The #1 way to tell a good translation

The #1 way to tell a good translation

George Orwell
George Orwell: “Break any of these rules sooner than say anything outright barbarous.”

To tell a good translation from a bad one, ask yourself this: Does it read naturally?

The road to translation hell is paved with slavish adherence to the source text

Some translators follow a word-for-word approach in which every word of the original text has a corresponding word in the translation: if there are six words in the original text, there must be six words in the translation. In less extreme, but no less inane, situations, a translator will use a word from a dictionary that results in an unnatural, and even an unintelligible, translation. When the translator is asked why they wrote this horrible sentence, the response is often, “that’s what it says in the source text!”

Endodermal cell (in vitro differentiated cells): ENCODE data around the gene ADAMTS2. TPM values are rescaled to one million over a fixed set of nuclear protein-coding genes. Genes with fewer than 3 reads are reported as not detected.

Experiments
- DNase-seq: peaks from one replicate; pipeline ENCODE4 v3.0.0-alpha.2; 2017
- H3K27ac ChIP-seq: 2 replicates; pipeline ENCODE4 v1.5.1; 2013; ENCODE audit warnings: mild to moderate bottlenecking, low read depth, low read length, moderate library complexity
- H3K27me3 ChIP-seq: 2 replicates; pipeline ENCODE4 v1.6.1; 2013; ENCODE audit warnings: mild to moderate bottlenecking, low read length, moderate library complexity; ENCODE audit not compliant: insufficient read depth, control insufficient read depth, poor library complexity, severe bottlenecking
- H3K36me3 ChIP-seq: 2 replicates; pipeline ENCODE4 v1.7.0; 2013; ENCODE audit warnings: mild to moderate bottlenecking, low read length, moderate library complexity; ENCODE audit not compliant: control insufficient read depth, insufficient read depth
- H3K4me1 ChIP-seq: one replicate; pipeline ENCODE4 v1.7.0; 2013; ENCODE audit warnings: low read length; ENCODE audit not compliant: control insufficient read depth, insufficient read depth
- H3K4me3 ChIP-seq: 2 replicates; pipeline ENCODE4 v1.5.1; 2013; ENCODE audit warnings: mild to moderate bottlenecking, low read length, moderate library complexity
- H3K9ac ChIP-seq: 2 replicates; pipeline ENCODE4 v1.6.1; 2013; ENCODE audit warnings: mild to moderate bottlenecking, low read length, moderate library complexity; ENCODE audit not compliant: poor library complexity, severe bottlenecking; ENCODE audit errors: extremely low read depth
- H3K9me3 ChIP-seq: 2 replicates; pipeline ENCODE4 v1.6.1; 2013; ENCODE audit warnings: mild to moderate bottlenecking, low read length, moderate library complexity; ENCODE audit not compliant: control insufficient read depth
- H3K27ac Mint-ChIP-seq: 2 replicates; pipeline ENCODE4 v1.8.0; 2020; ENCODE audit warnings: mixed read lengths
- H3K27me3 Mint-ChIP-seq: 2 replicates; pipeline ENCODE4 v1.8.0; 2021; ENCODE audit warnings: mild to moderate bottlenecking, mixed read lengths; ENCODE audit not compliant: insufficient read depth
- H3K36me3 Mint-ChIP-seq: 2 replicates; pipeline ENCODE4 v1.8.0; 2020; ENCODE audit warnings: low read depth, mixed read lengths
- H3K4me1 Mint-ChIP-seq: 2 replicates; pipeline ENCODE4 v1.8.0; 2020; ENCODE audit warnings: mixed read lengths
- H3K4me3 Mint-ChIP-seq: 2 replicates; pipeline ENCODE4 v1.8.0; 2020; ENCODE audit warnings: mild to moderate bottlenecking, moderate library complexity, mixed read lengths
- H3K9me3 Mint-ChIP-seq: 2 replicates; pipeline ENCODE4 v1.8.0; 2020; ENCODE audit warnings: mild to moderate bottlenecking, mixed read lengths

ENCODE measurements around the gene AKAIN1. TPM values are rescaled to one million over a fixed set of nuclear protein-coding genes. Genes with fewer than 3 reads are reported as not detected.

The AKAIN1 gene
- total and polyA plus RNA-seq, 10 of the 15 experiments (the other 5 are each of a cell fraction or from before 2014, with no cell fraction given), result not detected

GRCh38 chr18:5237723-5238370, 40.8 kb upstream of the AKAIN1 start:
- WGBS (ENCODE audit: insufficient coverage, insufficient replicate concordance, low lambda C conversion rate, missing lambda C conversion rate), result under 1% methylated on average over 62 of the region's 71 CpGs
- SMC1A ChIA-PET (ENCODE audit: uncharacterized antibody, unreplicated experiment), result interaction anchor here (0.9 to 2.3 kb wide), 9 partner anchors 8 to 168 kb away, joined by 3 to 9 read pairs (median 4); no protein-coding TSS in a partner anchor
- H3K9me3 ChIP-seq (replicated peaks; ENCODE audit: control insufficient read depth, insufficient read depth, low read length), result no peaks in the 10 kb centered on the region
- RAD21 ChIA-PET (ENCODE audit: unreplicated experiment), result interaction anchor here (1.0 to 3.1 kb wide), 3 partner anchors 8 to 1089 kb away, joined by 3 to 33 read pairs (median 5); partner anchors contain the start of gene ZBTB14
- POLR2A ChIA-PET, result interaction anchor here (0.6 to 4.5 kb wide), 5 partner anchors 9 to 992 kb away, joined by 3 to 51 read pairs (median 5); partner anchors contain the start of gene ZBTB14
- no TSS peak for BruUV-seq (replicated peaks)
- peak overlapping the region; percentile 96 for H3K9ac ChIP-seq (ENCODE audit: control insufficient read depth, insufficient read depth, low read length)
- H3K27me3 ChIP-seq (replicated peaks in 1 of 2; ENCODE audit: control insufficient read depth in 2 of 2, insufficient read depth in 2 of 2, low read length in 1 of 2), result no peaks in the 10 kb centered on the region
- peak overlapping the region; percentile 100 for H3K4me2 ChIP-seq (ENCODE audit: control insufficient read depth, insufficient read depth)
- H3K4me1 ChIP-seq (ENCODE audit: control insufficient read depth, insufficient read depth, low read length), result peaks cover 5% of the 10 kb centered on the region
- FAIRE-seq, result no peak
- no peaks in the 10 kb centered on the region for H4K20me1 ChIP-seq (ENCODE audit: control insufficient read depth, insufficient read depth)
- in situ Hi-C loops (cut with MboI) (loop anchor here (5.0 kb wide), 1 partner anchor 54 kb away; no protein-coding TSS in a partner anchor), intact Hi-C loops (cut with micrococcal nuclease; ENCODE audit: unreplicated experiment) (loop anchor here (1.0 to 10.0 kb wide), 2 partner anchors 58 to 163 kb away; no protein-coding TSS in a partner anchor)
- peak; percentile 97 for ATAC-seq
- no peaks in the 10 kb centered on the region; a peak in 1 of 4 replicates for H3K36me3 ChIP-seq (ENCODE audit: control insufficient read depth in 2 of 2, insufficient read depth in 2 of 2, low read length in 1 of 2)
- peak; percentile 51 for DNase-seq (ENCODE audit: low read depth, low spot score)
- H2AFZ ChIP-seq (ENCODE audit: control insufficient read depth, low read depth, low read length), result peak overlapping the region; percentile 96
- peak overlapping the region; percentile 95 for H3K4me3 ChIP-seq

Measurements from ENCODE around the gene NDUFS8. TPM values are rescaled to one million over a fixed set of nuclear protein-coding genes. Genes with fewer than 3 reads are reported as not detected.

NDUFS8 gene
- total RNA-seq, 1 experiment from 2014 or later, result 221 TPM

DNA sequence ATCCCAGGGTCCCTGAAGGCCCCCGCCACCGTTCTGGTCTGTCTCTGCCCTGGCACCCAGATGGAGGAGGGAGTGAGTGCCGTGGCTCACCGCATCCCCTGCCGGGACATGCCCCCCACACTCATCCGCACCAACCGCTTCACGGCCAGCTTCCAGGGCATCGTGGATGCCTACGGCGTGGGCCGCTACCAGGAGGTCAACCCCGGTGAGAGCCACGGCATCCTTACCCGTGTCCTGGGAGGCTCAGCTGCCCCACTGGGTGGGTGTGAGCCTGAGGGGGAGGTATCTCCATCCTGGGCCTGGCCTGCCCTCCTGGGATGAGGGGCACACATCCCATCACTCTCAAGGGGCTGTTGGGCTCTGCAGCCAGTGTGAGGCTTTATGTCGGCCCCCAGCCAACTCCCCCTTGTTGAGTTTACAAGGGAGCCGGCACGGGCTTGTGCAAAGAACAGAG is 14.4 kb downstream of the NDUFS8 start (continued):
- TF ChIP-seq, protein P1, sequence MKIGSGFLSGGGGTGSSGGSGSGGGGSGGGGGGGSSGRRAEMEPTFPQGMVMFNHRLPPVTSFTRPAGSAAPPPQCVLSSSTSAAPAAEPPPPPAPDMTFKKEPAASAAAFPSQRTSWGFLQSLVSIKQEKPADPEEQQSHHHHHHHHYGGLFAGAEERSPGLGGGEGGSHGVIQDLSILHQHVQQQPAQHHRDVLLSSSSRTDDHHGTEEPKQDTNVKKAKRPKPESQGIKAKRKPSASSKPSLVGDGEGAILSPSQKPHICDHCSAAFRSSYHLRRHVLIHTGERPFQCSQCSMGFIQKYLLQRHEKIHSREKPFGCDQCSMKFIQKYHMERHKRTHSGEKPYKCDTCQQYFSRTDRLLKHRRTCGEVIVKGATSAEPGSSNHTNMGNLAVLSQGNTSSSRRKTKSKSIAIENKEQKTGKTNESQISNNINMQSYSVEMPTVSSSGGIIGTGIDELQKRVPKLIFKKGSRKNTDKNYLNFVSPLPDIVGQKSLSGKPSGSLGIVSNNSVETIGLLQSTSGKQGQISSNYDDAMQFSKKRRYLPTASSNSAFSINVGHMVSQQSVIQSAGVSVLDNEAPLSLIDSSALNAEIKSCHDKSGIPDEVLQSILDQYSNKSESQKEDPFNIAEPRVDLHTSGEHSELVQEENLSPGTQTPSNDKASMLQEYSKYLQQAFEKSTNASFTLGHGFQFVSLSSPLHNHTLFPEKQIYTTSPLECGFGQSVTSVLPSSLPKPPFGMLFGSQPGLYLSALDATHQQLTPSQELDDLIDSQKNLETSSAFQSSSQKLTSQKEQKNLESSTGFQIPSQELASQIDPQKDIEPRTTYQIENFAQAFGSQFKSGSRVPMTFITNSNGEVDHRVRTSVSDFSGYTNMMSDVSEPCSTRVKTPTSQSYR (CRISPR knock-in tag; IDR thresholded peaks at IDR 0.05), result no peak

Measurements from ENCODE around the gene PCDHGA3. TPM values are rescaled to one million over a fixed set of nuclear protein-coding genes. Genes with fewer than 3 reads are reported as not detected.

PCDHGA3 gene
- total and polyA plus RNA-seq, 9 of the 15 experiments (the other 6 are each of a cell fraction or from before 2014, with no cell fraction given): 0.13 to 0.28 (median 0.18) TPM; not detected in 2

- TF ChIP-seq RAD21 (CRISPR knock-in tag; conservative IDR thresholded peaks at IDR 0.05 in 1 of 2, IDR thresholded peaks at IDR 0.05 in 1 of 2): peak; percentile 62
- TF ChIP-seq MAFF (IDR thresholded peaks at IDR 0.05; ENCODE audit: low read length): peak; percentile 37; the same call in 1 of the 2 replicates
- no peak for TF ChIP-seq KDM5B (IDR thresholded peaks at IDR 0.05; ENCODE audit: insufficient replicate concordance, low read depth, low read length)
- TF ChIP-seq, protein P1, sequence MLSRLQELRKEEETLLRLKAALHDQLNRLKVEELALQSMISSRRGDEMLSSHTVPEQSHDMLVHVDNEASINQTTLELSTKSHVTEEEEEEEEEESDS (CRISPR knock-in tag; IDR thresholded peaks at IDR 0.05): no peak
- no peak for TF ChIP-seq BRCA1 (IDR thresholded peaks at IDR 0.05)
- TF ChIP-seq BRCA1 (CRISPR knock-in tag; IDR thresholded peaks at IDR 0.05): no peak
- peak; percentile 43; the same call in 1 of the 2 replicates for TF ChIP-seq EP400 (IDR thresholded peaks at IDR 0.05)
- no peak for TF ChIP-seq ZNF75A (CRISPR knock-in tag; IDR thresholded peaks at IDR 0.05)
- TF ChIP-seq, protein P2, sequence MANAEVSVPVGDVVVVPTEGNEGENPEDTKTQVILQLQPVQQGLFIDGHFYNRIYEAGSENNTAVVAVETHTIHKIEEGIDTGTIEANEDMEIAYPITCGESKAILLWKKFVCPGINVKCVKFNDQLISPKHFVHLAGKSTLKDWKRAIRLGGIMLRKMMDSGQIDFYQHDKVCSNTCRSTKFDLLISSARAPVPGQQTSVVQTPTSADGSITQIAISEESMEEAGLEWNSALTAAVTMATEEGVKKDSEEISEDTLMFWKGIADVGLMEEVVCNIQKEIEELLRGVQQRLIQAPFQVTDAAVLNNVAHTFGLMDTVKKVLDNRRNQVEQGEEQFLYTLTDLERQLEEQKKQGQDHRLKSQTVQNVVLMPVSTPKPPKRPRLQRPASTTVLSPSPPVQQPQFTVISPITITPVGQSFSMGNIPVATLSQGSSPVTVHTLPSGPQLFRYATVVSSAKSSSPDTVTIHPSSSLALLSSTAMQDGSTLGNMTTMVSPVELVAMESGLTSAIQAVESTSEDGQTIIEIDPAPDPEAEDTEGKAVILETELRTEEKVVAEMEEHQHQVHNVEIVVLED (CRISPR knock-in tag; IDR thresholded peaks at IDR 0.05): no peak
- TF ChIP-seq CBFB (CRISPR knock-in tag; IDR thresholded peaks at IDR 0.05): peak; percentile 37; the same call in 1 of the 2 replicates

The holy grail of most professional translation is a translation that reads like a document written in the target language by an educated native speaker.

Of course, the translation must reflect the meaning of the original. However, you can do this and write well. This reminds me of George Orwell’s famous sixth rule for writing well: “vi. Break any of these rules sooner than say anything outright barbarous.” (Politics and the English Language)

The Holy Grail of Professional Translation

In contrast, the holy grail of most professional translation is a translation that reads like a document written in the target language by an educated native speaker. That’s a mouthful, but it means that the translation should read naturally. The reader should not be able to tell that it is a translation. Creating such a natural translation is easier said than done, and I could go on at great length about the whys and wherefores, and yes there are other issues, but all other things being equal, if the translation reads naturally, then the translator did a great job, and this can be your measure of quality even if you do not know the original language.